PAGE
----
Hole in the Donut Cultural Travel

Pelkor Chode Monastery in Gyantse, Tibet

I didn’t notice him at first. But as my eyes adjusted to the darkness inside the Assembly Hall at Pelkor Chode Monastery, I caught a movement. A maroon-robed monk stood at the base of the massive bronze statue of Shakyamuni. He moved serenely, refilling flickering oil lamps set between delicate yak butter sculptures. It wasn’t surprising that I hadn’t noticed him. The monk was Lilliputian compared to the 26-foot high bronze of the Historical Buddha.

Built during the early 15th century, Pelkor Chode is an ancient walled monastic complex in Gyantse, Tibet. Buddhist monasteries are almost always affiliated with one specific sect of Buddhism, however Pelkor Chode Monastery is unique in this respect. From the very beginning it was home to universities representing three different sects: Gelugpas, Sakya, and Gedang. Read More

Shop in Old Lhasa offers an eclectic mix of merchandise

Never one to follow the crowds, I wandered away from busy Barkhor Square in Lhasa, Tibet. I had completed an obligatory Kora (clockwise circuit) of the Jokhang Temple, dodging prostrating pilgrims and crowds of tourists, but now the back streets beckoned. Just a block from the temple the teeming crowds dissipated and I was the only foreigner in sight. Tibetan women in traditional striped aprons sat on stoops, twirling prayer wheels and muttering mantras. Toddlers with sagging diapers waddled after stray cats. Workers towed bulging hemp sacks down the gray flagstone pavement on wooden dollies.

The lanes grew narrower as I penetrated deeper into the traditional neighborhood. A pyramid of yellow plastic containers dominated one shop in Old Lhasa. The sweet, slightly rancid scent gave them away as tubs of yak butter for altar lamps. A postage-stamp sized cafe advertised Read More

Yamdrok Lake, one of the most sacred lakes in Tibet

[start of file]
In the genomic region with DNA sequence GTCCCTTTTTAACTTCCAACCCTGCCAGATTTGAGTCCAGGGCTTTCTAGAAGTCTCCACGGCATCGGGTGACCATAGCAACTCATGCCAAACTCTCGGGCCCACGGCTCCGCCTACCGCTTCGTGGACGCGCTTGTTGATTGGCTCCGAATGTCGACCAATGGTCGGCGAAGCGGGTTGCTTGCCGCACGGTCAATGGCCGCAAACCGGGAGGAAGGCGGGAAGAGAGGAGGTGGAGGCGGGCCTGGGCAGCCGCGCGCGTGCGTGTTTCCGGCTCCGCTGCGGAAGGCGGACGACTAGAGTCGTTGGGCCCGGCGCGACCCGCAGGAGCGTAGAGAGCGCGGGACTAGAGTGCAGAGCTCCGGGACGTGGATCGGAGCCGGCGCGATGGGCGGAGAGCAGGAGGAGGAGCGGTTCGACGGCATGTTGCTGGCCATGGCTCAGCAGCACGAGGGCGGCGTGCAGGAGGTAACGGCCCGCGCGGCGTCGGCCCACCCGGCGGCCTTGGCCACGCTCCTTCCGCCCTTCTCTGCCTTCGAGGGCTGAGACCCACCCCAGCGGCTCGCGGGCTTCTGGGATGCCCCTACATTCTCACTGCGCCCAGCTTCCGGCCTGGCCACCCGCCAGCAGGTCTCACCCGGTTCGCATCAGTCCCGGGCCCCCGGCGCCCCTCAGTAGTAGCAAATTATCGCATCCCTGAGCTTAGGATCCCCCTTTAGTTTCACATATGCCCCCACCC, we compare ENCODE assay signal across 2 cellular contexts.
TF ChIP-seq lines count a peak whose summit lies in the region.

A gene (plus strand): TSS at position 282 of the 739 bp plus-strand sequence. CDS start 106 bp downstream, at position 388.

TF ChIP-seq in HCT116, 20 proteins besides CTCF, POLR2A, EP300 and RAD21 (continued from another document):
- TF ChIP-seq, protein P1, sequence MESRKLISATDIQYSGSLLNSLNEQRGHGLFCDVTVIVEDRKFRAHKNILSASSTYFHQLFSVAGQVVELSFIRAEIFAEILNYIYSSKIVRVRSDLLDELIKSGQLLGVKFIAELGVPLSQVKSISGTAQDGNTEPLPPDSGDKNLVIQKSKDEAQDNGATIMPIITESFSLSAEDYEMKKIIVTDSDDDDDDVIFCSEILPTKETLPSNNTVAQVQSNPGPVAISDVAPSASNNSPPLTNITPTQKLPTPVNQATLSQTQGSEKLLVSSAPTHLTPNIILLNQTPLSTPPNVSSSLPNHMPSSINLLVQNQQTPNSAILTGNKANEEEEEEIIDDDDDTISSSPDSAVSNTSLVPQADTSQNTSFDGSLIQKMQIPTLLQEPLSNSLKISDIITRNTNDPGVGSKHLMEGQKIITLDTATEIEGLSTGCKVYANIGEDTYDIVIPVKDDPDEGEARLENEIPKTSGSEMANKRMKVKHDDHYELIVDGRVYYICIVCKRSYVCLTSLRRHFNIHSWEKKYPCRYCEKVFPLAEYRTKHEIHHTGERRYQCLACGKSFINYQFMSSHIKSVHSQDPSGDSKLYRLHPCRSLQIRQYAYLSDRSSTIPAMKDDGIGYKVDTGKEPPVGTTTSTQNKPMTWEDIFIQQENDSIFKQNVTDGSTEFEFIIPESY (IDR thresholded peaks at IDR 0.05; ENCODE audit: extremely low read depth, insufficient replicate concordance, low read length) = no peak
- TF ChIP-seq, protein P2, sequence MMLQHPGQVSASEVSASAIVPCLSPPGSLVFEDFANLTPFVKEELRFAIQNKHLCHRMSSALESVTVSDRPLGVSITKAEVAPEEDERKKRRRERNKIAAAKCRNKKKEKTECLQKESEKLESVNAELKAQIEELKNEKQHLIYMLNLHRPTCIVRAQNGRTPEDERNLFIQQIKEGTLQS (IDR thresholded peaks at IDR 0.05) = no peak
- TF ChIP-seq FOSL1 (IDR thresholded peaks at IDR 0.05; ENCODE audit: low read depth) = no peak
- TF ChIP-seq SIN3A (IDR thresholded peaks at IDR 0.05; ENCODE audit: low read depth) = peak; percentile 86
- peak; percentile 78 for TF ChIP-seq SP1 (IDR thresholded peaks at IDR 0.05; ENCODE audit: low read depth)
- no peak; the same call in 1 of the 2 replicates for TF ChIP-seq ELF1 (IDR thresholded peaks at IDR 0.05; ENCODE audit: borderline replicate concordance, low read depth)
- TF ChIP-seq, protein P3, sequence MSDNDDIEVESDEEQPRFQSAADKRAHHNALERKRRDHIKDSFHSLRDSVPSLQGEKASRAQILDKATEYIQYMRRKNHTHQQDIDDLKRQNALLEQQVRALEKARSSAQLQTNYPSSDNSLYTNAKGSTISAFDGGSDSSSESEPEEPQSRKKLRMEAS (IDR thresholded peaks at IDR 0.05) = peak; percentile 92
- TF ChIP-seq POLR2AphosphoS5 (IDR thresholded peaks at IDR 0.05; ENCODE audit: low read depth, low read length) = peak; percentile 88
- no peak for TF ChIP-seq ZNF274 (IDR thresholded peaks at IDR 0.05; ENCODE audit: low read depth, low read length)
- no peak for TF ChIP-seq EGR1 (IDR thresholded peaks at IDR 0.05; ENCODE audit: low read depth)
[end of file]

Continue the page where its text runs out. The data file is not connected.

Tibetans believe that lakes are the abodes of protective deities and therefore invested with special spiritual powers. Yamdrok Lake, located approximately between the capital of Lhasa and the town of Gyantse, is considered one of the most sacred bodies of water in Tibet.

Local folklore relates that a fairy maiden was concerned that nine small lakes were in danger of drying up. Worried that creatures in the lakes would die, she threw 350 grams of gold into the air, recited a mantra, and merged all the small lakes into the one large one we see today.

However the sacred nature of Yamdrok Lake has to do with its role in discovering the newly reincarnated Dalai Lama after the present one passes into parinirvana (dies). Following the death of a of Dalai Lama, Read More

In Tibetan Buddhism the noses of children are marked with soot to protect them from evil spirits

All across Tibet, I spied kids with black marks on their noses, like this young boy at Sera Monastery in Lhasa. Our guide explained that in Tibetan Buddhism folk tradition, placing a smudge of soot on the nose of a child is believed to ensure good sleep and provide protection. Parents routinely bring their children to the monastery where monks apply the mark, using soot that has deposited on the walls from the long-term burning of butter lamps. I was curious about the “protection” part of the belief, so I did a little research.